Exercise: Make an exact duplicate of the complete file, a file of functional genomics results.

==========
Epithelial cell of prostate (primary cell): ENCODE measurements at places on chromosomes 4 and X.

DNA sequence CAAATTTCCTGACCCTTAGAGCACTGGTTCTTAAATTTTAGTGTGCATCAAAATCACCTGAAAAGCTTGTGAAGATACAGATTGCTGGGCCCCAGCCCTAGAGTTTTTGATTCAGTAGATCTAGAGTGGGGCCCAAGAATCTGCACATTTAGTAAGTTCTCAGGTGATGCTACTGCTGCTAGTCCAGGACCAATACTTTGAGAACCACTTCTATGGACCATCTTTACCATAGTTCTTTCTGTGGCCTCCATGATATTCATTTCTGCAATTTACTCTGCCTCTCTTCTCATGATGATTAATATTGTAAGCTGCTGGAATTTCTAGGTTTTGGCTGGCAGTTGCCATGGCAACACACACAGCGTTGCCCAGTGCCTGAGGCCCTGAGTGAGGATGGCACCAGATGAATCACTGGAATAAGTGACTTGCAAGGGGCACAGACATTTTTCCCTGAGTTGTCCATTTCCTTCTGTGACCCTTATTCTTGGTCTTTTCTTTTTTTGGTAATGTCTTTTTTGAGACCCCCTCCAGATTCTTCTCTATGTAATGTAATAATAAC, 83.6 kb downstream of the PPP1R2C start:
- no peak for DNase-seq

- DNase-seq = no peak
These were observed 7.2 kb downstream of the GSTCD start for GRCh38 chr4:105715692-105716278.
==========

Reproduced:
Epithelial cell of prostate (primary cell): ENCODE measurements at places on chromosomes 4 and X.

DNA sequence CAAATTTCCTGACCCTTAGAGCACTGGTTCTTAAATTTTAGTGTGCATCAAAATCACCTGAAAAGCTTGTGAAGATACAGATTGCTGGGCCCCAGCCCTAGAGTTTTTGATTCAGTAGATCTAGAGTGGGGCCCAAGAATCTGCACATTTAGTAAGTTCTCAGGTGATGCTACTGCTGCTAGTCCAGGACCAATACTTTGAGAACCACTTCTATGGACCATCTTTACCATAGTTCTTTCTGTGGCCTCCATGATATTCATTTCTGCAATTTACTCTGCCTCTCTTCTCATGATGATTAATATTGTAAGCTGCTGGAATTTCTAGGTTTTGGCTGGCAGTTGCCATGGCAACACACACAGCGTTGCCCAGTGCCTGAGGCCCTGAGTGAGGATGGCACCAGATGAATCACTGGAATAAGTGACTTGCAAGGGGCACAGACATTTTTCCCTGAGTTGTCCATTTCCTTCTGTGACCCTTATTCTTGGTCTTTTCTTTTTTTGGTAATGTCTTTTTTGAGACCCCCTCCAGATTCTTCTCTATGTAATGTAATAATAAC, 83.6 kb downstream of the PPP1R2C start:
- no peak for DNase-seq

- DNase-seq = no peak
These were observed 7.2 kb downstream of the GSTCD start for GRCh38 chr4:105715692-105716278.